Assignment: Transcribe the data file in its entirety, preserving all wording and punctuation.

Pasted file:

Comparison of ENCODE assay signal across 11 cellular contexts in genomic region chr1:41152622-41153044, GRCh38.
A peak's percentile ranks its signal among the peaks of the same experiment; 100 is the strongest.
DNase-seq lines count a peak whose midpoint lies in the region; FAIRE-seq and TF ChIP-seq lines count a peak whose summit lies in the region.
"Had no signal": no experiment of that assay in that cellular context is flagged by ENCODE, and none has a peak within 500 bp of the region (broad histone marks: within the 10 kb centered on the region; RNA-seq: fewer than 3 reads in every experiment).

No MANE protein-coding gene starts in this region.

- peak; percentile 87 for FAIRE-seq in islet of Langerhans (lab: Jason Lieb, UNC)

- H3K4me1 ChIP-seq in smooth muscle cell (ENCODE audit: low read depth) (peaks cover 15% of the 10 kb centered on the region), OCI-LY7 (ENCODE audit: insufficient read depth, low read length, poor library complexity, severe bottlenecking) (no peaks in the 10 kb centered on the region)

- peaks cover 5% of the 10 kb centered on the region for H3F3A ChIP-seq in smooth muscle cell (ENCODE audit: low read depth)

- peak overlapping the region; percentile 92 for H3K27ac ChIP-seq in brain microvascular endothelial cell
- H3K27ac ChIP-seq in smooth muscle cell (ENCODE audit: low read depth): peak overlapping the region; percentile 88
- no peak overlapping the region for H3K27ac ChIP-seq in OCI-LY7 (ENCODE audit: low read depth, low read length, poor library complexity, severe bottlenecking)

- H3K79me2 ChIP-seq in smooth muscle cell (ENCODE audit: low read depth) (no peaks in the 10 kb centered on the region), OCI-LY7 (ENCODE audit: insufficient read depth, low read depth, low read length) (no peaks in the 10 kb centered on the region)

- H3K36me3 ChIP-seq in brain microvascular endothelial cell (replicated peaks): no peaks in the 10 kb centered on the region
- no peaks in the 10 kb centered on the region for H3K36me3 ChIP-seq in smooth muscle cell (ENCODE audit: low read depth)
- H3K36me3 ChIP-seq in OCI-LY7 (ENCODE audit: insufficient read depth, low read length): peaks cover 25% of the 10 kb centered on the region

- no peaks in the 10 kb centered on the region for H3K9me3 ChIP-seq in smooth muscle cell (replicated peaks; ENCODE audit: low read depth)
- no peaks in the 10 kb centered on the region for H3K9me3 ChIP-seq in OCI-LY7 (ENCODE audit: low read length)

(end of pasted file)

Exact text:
Comparison of ENCODE assay signal across 11 cellular contexts in genomic region chr1:41152622-41153044, GRCh38.
A peak's percentile ranks its signal among the peaks of the same experiment; 100 is the strongest.
DNase-seq lines count a peak whose midpoint lies in the region; FAIRE-seq and TF ChIP-seq lines count a peak whose summit lies in the region.
"Had no signal": no experiment of that assay in that cellular context is flagged by ENCODE, and none has a peak within 500 bp of the region (broad histone marks: within the 10 kb centered on the region; RNA-seq: fewer than 3 reads in every experiment).

No MANE protein-coding gene starts in this region.

- peak; percentile 87 for FAIRE-seq in islet of Langerhans (lab: Jason Lieb, UNC)

- H3K4me1 ChIP-seq in smooth muscle cell (ENCODE audit: low read depth) (peaks cover 15% of the 10 kb centered on the region), OCI-LY7 (ENCODE audit: insufficient read depth, low read length, poor library complexity, severe bottlenecking) (no peaks in the 10 kb centered on the region)

- peaks cover 5% of the 10 kb centered on the region for H3F3A ChIP-seq in smooth muscle cell (ENCODE audit: low read depth)

- peak overlapping the region; percentile 92 for H3K27ac ChIP-seq in brain microvascular endothelial cell
- H3K27ac ChIP-seq in smooth muscle cell (ENCODE audit: low read depth): peak overlapping the region; percentile 88
- no peak overlapping the region for H3K27ac ChIP-seq in OCI-LY7 (ENCODE audit: low read depth, low read length, poor library complexity, severe bottlenecking)

- H3K79me2 ChIP-seq in smooth muscle cell (ENCODE audit: low read depth) (no peaks in the 10 kb centered on the region), OCI-LY7 (ENCODE audit: insufficient read depth, low read depth, low read length) (no peaks in the 10 kb centered on the region)

- H3K36me3 ChIP-seq in brain microvascular endothelial cell (replicated peaks): no peaks in the 10 kb centered on the region
- no peaks in the 10 kb centered on the region for H3K36me3 ChIP-seq in smooth muscle cell (ENCODE audit: low read depth)
- H3K36me3 ChIP-seq in OCI-LY7 (ENCODE audit: insufficient read depth, low read length): peaks cover 25% of the 10 kb centered on the region

- no peaks in the 10 kb centered on the region for H3K9me3 ChIP-seq in smooth muscle cell (replicated peaks; ENCODE audit: low read depth)
- no peaks in the 10 kb centered on the region for H3K9me3 ChIP-seq in OCI-LY7 (ENCODE audit: low read length)